During its accretion, Earth is thought to have been shock-heated by the impacts of meteorite-size bodies and larger plan-etesimals. For a meteorite collision, the heating is concentrated near the surface where the impact occurs, which allows the heat to radiate back into space. A planetesimal, however, can penetrate sufficiently deeply on impact to produce heating well beneath the surface. In addition, the debris formed on impact can blanket the planetary surface, which helps to retain heat inside the planet. Some scientists have suggested that, in this way, Earth may have become hot enough to begin melting after growing to less than 15 percent of its final volume.
Among the planetesimals striking the forming Earth, at least one is considered to have been comparable in size to Mars. Although the details are not well understood, there is good evidence that the impact of such a large planetesimal created the Moon. Among the more persuasive indications is that the relative abundances of many trace elements in rocks from the Moon are close to the values obtained for Earth's mantle. Unless this is a fortuitous coincidence, it points to the Moon having been derived from the mantle. Computer simulations have shown that a glancing collision of a Mars-size planetary body could have been sufficient to excavate from Earth's interior the material that would form the Moon. Again, the evidence for such large collisions suggests that Earth was very effectively heated during accretion.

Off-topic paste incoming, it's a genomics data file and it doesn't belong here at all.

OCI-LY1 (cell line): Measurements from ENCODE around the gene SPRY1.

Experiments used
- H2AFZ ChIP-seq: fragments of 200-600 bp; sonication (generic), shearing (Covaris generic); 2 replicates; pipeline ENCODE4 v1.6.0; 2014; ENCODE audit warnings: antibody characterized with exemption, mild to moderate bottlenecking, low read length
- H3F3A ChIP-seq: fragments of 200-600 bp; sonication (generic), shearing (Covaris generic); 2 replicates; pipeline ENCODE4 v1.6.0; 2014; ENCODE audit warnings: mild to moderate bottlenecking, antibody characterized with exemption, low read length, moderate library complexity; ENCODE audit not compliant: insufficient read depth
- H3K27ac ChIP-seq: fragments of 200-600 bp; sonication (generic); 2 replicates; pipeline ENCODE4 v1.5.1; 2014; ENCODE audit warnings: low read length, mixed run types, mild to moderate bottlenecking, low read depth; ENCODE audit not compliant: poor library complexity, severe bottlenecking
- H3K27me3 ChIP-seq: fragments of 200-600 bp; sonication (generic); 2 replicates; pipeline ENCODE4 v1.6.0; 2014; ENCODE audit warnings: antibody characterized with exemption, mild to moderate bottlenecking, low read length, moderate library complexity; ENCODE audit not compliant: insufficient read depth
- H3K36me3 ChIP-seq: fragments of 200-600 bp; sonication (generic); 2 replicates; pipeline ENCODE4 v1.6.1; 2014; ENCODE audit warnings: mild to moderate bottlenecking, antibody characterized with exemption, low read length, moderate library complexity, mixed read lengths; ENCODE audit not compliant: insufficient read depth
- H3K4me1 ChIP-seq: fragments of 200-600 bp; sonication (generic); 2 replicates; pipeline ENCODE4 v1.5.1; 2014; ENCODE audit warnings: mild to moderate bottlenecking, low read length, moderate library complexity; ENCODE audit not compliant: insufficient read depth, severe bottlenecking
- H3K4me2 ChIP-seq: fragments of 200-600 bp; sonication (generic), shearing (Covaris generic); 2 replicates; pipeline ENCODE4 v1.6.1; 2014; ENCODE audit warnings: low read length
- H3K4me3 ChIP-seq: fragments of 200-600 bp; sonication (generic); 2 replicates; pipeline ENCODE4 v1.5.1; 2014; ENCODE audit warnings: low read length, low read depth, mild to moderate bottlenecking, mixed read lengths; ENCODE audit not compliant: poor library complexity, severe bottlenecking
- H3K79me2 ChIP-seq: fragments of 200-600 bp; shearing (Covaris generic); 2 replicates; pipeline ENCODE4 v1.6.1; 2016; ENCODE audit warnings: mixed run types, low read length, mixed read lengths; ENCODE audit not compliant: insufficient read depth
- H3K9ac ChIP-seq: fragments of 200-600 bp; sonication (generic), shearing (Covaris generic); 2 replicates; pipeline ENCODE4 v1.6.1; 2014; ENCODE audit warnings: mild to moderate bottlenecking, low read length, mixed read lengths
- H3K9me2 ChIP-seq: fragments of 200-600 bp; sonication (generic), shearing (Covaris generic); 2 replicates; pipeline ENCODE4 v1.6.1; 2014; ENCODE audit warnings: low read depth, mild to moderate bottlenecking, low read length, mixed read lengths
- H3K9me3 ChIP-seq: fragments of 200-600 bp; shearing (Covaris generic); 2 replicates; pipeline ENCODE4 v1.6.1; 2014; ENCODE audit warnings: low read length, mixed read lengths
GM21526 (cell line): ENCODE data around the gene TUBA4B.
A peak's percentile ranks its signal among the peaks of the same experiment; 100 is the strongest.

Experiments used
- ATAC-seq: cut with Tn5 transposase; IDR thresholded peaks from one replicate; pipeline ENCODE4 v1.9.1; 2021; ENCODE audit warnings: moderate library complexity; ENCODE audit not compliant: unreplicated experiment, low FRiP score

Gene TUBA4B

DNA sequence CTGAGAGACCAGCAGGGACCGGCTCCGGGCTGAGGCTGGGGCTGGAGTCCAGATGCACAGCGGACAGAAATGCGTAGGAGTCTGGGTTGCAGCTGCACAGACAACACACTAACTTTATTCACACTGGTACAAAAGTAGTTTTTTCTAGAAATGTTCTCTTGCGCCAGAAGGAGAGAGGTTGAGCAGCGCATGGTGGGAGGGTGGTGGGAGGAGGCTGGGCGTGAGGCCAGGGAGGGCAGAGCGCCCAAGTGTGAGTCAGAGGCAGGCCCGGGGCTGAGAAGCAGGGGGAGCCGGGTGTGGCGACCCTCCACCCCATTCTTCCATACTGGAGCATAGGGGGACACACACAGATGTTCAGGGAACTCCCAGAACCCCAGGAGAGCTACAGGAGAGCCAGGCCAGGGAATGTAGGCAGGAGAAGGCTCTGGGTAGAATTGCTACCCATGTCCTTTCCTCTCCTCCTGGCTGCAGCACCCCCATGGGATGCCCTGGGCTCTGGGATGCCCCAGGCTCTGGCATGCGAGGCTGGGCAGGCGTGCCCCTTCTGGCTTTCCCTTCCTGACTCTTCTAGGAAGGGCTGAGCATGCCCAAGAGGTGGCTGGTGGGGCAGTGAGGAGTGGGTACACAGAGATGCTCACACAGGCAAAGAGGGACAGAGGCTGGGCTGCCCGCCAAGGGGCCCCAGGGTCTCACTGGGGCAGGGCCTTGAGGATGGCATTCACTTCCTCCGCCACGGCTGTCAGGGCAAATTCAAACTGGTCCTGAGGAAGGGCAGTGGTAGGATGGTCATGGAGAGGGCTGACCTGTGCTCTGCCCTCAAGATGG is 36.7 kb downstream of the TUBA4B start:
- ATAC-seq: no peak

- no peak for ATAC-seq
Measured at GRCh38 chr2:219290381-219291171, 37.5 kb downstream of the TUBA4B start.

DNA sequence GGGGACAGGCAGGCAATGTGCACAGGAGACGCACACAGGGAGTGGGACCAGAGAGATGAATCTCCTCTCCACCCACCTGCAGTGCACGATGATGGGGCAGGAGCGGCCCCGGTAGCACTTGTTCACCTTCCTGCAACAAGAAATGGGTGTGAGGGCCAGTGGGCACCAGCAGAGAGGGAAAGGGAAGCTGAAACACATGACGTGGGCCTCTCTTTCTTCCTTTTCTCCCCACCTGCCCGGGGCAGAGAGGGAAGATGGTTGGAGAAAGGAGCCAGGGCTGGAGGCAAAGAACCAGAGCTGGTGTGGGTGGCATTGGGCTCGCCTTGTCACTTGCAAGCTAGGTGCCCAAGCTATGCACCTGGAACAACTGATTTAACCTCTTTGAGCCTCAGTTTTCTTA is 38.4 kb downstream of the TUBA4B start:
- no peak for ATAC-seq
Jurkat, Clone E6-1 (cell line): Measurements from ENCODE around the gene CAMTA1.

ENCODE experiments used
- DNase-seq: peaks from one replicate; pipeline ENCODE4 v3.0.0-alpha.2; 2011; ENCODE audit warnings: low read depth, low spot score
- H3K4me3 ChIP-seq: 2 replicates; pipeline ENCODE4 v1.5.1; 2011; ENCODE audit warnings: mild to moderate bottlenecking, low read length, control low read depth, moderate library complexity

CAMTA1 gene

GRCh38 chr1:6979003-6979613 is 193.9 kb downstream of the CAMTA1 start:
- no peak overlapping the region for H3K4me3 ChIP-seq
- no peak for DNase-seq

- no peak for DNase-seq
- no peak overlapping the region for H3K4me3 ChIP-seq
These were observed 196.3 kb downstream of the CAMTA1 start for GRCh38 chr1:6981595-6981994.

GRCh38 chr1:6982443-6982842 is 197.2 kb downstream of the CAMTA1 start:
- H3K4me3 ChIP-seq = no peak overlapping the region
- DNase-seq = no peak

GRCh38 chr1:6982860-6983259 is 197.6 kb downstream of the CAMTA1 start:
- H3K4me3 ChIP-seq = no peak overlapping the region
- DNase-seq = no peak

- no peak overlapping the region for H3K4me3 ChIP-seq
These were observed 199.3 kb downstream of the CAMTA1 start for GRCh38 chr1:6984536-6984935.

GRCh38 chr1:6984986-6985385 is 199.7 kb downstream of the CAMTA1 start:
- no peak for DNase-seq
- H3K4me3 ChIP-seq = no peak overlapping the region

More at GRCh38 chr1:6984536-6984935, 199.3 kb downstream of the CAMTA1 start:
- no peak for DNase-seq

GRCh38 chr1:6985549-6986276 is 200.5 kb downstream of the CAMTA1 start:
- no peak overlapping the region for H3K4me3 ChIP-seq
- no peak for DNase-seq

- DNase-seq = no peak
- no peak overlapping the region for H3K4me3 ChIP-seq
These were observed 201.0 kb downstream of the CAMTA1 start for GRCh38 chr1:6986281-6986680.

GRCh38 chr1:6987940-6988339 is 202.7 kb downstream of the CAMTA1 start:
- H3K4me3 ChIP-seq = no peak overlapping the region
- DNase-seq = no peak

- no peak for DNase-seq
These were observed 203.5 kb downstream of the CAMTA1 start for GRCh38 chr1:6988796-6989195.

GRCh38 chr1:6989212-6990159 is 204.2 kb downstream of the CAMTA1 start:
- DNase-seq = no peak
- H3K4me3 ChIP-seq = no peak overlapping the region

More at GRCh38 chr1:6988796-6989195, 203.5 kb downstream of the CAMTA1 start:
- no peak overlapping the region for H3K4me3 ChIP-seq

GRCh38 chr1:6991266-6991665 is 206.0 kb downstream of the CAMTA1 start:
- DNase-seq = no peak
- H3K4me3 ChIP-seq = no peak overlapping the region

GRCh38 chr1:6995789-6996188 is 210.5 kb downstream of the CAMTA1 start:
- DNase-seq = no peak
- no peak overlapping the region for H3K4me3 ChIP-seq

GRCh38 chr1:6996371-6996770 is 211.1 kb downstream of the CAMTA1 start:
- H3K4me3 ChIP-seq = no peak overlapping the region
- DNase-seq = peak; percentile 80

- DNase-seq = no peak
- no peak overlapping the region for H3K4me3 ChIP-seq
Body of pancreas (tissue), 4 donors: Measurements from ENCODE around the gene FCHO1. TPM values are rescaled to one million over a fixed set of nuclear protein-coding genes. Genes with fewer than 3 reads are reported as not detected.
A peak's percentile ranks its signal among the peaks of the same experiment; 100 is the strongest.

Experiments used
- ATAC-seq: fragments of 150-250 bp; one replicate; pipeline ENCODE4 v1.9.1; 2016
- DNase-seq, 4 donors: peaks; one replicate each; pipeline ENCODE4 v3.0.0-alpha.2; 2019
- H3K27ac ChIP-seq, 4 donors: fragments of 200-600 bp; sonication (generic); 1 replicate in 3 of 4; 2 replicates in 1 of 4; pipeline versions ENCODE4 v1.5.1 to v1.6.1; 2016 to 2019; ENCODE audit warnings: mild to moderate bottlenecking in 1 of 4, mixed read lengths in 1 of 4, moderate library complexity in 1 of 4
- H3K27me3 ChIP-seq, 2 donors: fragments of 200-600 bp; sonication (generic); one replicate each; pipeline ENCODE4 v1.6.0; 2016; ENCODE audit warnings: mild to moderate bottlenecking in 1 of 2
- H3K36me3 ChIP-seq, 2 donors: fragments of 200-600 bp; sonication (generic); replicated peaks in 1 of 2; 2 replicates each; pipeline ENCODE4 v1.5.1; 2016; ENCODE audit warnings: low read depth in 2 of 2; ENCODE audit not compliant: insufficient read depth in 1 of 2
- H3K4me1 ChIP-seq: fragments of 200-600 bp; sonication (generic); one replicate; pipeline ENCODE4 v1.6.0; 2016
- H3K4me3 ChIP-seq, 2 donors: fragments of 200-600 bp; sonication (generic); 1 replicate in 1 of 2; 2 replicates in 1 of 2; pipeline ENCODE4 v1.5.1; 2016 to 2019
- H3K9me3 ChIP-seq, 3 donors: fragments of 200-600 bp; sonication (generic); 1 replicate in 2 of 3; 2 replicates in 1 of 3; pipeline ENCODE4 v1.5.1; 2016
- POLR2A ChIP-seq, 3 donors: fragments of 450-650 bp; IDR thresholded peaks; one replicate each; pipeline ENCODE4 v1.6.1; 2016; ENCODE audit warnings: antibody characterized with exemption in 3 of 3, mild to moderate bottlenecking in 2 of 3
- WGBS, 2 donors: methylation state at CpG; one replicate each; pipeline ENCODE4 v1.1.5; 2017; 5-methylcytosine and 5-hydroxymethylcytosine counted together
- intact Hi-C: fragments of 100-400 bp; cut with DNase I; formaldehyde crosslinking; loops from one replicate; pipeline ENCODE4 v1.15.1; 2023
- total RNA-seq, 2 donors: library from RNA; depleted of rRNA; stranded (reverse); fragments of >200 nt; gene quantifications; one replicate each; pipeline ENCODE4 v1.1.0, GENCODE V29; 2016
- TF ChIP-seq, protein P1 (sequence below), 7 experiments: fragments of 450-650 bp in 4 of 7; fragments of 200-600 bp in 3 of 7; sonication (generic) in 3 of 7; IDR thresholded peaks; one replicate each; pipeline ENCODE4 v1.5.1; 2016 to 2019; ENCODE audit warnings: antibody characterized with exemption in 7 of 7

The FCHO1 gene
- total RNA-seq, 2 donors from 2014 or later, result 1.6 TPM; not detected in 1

It is apparent, then, that many processes contributing to the early development of Earth occurred almost simultaneously, within tens to hundreds of million of years after the Sun was formed. Meteorites and Earth were formed within this time, and the Moon, which has been dated at more than four billion years in age, apparently was formed in the same time period. Simultaneously, Earth's core was accumulating and may have been completely formed during the planet's growth period. In addition to the possible accretional heating caused by planetesimal impacts, the sinking of metal to form the core released enough gravitational energy to heat the entire planet by 1,000 K (700 °C, or 1,300 °F) or more. Thus, once core formation began, Earth's interior became sufficiently hot to convect. Although it is not known whether or in what form plate tectonics was active at the surface, it seems quite possible that the underlying mantle convection began even before the planet had grown to its final dimensions. Only later in Earth's development did radioactivity become an important heat source as well.
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